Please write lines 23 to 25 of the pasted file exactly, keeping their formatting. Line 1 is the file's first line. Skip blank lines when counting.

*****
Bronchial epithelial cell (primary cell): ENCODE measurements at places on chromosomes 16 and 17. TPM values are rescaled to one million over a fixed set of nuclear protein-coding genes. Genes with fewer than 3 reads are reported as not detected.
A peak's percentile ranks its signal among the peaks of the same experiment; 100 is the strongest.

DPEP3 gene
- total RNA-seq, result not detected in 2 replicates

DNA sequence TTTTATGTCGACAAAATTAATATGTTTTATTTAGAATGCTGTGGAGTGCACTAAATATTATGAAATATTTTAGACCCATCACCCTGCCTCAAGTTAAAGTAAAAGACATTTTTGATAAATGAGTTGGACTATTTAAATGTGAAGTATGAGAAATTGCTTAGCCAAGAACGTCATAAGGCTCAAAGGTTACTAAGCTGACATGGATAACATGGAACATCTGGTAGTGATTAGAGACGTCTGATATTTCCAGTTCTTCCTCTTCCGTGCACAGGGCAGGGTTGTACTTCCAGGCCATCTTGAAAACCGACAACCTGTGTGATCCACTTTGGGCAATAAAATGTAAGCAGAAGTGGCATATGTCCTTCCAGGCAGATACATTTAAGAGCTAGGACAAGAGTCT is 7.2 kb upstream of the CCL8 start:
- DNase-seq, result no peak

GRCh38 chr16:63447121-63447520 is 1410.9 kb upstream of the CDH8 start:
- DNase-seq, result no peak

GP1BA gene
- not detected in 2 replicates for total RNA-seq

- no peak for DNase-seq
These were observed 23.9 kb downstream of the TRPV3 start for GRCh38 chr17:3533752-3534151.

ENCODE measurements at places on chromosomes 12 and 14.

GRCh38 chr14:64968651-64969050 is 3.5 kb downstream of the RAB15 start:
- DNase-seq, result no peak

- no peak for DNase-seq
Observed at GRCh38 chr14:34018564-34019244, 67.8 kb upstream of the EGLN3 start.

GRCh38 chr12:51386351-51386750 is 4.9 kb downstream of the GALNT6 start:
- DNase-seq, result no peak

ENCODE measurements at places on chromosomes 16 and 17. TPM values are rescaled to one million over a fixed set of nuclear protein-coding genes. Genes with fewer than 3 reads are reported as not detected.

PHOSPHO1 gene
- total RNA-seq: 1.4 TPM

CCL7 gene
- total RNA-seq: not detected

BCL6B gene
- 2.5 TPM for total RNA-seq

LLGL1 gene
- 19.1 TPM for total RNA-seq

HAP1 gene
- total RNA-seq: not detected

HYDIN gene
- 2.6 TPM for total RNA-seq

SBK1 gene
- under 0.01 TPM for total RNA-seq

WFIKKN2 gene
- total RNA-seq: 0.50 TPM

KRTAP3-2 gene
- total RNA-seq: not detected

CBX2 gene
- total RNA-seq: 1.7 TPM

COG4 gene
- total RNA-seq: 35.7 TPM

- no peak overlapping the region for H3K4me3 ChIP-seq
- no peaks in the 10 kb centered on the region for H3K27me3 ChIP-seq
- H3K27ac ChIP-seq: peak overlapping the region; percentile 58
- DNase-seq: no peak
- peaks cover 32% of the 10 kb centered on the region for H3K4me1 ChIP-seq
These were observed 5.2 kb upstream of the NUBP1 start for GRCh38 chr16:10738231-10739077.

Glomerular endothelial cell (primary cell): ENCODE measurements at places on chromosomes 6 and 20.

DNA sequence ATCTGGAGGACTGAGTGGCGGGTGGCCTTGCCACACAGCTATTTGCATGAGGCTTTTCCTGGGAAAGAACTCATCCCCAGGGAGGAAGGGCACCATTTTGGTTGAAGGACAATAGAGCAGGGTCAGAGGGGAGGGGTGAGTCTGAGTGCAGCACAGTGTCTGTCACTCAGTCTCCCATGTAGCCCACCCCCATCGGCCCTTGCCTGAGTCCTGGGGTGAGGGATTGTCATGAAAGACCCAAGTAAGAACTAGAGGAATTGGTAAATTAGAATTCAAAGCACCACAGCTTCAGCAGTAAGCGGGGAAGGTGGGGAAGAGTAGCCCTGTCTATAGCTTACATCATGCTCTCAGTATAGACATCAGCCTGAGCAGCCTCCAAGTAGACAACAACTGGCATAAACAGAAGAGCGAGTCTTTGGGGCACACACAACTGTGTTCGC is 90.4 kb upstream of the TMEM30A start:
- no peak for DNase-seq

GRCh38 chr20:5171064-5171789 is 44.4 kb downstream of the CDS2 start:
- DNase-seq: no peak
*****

CCL7 gene
- total RNA-seq: not detected

BCL6B gene